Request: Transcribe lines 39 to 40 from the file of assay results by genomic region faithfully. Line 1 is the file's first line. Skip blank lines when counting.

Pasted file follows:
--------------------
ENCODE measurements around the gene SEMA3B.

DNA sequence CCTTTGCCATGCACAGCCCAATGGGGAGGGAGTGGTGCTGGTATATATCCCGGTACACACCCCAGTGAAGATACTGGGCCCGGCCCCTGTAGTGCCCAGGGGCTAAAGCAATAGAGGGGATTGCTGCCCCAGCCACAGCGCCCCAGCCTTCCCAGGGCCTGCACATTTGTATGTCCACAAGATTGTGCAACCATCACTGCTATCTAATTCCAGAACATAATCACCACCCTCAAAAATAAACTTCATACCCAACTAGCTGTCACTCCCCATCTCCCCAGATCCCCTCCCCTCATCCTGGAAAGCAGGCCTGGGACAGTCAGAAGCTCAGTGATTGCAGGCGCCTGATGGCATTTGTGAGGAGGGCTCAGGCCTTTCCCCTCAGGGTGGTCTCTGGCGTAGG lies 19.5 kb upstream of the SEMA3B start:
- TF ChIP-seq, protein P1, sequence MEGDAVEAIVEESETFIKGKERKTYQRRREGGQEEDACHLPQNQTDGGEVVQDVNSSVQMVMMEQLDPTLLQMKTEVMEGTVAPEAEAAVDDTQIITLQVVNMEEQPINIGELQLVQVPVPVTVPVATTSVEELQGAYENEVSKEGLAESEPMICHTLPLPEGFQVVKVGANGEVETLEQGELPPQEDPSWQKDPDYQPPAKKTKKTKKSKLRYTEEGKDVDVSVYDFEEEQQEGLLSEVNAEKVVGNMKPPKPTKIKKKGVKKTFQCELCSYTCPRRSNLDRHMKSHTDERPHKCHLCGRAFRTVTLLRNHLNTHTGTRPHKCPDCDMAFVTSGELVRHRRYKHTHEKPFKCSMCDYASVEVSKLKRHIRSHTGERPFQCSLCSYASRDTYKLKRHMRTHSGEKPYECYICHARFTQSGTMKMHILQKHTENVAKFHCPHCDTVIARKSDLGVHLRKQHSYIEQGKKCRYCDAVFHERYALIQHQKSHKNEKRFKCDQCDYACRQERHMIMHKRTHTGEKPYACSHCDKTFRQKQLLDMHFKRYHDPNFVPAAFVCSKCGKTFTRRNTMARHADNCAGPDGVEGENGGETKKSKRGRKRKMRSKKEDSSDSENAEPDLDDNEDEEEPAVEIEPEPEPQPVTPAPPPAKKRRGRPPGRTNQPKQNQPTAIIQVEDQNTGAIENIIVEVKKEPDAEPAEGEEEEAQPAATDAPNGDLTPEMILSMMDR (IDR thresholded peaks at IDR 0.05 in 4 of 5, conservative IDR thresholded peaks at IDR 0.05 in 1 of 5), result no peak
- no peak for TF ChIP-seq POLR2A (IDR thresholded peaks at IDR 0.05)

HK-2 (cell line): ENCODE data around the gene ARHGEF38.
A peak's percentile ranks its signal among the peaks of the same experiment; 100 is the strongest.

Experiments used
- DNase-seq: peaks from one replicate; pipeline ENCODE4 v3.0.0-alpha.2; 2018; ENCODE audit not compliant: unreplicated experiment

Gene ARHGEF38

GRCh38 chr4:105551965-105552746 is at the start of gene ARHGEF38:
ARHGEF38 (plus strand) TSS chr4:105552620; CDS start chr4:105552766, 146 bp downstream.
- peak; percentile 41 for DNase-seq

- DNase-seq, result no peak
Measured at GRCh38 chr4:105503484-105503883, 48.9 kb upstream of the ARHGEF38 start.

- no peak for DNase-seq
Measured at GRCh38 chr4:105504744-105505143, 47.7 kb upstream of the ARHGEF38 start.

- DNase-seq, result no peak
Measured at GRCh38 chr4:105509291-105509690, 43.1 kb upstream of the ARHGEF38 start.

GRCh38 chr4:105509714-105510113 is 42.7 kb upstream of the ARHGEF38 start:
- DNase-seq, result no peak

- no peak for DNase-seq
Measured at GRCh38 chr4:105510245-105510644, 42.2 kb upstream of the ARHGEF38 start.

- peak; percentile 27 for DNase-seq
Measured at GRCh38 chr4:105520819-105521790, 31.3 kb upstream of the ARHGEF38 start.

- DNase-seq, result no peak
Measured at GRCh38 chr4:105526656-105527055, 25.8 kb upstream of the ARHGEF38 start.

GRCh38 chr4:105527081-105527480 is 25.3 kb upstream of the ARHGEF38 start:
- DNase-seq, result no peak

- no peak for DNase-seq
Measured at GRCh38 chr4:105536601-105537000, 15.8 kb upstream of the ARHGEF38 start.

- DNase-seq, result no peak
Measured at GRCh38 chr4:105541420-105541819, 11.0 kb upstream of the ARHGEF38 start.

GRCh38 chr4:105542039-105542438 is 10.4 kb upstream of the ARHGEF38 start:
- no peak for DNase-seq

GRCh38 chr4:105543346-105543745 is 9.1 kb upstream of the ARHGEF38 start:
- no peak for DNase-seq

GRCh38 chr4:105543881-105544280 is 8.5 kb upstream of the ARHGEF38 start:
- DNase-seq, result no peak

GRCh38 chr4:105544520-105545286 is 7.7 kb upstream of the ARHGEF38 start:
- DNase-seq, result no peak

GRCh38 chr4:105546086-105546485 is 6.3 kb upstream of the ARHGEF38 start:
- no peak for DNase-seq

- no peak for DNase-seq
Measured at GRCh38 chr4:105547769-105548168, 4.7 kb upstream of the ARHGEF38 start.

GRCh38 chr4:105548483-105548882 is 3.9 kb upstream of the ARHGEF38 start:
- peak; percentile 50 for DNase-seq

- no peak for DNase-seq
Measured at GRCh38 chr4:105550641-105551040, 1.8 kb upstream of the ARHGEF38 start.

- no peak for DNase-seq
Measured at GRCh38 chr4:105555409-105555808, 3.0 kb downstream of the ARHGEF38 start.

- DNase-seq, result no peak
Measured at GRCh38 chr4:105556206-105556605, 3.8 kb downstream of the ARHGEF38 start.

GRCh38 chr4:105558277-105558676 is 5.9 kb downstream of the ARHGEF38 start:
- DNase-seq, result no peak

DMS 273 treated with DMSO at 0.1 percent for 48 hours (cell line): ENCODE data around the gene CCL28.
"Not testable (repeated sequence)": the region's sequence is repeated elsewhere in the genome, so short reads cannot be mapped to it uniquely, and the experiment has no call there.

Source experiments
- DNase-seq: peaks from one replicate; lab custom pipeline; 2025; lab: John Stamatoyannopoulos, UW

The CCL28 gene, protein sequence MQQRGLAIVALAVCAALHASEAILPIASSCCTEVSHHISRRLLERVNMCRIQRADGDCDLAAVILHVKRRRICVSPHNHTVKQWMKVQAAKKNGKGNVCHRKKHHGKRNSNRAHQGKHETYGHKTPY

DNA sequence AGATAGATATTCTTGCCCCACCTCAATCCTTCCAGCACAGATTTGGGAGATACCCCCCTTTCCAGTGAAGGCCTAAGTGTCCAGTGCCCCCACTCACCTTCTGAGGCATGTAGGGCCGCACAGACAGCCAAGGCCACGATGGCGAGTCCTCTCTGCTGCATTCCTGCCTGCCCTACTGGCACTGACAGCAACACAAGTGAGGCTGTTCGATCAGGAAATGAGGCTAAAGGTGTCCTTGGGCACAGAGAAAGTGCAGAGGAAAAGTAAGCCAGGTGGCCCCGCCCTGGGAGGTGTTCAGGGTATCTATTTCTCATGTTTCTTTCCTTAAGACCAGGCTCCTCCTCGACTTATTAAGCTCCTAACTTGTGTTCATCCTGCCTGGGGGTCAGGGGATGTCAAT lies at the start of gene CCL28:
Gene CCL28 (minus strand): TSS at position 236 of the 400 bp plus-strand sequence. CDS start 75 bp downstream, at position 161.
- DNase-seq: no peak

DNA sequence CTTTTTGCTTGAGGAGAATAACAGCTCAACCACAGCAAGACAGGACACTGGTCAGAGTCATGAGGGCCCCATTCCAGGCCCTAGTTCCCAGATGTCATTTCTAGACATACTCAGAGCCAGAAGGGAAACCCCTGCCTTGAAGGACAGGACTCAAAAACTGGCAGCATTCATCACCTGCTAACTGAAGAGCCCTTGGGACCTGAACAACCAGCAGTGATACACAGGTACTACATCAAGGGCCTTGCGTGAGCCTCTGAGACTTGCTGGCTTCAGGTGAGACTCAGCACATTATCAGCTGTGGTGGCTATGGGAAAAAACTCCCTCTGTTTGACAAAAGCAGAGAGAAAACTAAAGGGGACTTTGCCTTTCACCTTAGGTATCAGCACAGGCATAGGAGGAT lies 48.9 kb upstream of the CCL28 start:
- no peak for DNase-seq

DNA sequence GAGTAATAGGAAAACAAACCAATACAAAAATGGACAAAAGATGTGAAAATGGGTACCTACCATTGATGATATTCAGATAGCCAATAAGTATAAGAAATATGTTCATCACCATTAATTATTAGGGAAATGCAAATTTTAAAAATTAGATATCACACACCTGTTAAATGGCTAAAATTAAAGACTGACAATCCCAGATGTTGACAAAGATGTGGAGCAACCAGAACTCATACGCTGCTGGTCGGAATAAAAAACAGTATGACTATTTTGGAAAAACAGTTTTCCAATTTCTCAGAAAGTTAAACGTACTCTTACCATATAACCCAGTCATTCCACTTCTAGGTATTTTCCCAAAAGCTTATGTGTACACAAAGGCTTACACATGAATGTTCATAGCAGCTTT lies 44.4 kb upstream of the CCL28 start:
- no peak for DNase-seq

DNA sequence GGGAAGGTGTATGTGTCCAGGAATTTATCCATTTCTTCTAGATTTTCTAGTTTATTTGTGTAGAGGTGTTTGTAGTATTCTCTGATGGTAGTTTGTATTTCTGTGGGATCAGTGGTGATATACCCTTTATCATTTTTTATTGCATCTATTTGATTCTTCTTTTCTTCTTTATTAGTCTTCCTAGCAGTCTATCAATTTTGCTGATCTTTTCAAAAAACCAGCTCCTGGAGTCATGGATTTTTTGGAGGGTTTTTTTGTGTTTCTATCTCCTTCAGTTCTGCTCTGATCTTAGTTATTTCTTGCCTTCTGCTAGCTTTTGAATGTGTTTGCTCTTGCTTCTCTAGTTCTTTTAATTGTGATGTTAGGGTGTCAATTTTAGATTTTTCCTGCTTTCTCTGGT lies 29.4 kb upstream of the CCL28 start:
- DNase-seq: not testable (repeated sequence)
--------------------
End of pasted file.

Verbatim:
GRCh38 chr4:105544520-105545286 is 7.7 kb upstream of the ARHGEF38 start:
- DNase-seq, result no peak